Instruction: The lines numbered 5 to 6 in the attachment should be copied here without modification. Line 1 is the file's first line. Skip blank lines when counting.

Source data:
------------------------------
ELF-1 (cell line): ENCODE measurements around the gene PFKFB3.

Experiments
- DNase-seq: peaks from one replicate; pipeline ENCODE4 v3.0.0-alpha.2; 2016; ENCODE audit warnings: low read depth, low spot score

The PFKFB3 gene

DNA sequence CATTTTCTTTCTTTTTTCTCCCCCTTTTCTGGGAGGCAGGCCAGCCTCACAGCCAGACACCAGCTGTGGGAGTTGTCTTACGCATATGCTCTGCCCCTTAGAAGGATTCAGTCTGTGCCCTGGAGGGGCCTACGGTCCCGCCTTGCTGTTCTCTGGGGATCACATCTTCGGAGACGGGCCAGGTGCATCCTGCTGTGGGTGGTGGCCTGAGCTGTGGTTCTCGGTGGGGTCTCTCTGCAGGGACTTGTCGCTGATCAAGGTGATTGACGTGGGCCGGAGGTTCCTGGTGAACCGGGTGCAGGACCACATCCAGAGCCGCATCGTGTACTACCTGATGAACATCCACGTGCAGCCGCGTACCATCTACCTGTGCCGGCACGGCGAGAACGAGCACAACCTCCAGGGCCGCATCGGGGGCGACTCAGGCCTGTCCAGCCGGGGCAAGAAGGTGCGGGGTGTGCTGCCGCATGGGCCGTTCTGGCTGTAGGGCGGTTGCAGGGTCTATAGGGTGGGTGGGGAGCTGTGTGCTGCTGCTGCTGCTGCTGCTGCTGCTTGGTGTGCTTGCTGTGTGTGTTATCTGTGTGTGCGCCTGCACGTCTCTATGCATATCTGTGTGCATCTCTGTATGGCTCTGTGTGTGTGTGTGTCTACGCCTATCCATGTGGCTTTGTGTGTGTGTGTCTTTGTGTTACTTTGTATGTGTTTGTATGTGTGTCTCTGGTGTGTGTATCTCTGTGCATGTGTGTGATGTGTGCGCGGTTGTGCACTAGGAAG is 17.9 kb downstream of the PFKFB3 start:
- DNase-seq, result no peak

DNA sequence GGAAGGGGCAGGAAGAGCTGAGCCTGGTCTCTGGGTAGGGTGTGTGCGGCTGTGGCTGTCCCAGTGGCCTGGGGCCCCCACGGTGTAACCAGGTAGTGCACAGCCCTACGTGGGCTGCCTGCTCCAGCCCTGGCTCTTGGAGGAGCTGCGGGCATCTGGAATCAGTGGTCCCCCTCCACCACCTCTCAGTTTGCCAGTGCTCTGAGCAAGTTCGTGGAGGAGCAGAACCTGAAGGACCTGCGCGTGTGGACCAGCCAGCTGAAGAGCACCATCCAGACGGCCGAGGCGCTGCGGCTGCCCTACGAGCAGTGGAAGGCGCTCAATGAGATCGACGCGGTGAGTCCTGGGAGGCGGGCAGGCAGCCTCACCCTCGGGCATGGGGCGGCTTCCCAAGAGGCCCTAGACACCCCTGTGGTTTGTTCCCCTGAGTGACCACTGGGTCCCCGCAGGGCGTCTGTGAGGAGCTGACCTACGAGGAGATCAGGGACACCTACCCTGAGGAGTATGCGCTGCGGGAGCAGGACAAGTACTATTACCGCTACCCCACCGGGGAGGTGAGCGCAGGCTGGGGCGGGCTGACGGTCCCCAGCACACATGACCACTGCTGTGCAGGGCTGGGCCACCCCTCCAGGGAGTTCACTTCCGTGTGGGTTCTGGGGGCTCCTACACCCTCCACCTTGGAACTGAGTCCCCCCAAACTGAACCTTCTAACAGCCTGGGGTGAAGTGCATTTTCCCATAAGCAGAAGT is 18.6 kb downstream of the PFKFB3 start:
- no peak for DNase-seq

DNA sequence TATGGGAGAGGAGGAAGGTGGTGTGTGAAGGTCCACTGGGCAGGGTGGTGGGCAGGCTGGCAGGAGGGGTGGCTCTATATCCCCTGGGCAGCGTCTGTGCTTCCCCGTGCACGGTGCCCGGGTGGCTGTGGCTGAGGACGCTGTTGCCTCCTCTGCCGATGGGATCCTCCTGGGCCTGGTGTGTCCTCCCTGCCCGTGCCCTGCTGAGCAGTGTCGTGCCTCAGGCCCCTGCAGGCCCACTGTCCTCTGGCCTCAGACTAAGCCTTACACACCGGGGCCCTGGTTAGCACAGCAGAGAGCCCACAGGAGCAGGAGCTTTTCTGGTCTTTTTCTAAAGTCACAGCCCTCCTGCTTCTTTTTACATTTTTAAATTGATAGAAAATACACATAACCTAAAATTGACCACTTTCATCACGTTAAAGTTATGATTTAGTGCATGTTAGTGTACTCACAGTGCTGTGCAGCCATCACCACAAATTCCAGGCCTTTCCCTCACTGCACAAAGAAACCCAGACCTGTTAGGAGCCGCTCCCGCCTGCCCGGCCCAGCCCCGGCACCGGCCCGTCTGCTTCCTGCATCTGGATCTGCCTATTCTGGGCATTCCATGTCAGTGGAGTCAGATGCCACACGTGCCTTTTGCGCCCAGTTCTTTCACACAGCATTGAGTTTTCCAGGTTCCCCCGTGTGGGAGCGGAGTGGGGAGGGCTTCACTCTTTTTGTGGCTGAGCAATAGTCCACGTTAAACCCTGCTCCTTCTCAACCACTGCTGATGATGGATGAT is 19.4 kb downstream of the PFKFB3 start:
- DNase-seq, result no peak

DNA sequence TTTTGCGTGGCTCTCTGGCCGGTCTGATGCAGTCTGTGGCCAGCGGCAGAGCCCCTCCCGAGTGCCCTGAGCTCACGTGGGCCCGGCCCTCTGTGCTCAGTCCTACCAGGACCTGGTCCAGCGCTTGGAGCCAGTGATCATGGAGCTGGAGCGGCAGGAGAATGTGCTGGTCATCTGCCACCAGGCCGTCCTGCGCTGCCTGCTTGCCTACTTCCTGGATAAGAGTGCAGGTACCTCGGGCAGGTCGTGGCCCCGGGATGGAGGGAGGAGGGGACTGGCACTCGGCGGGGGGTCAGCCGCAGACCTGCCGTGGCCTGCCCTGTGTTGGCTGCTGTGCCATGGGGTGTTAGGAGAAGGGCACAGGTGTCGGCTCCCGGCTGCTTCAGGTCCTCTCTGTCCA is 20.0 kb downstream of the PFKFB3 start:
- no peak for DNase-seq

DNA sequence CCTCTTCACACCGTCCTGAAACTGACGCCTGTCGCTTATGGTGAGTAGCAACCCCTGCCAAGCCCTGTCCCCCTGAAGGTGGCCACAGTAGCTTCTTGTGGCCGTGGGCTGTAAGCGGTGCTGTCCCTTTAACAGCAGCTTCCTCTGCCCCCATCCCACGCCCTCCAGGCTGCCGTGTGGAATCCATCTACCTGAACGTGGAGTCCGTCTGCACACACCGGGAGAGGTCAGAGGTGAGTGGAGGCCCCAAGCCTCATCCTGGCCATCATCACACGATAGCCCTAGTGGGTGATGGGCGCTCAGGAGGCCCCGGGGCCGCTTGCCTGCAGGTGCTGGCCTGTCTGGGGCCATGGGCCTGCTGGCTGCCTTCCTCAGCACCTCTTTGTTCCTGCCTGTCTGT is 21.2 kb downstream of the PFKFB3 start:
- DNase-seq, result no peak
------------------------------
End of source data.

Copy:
DNA sequence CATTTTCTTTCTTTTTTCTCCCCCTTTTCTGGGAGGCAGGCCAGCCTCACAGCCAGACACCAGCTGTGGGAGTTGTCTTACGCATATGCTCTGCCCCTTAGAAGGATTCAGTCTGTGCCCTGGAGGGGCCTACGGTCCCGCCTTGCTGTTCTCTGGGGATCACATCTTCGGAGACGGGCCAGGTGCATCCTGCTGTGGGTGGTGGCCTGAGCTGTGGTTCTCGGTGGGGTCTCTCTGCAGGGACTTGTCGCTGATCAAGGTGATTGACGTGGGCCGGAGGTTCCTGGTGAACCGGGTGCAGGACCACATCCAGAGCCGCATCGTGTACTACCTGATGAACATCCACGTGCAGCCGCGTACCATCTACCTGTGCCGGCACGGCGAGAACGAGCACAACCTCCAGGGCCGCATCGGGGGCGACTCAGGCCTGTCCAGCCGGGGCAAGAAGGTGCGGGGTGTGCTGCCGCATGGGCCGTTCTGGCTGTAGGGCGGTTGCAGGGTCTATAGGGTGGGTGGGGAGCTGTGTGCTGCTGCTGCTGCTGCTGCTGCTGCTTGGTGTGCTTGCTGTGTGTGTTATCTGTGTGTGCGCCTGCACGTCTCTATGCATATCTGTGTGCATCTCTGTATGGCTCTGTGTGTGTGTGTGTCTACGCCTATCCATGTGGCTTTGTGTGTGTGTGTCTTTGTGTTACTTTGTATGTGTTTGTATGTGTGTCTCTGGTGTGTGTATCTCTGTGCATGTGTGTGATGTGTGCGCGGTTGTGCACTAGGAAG is 17.9 kb downstream of the PFKFB3 start:
- DNase-seq, result no peak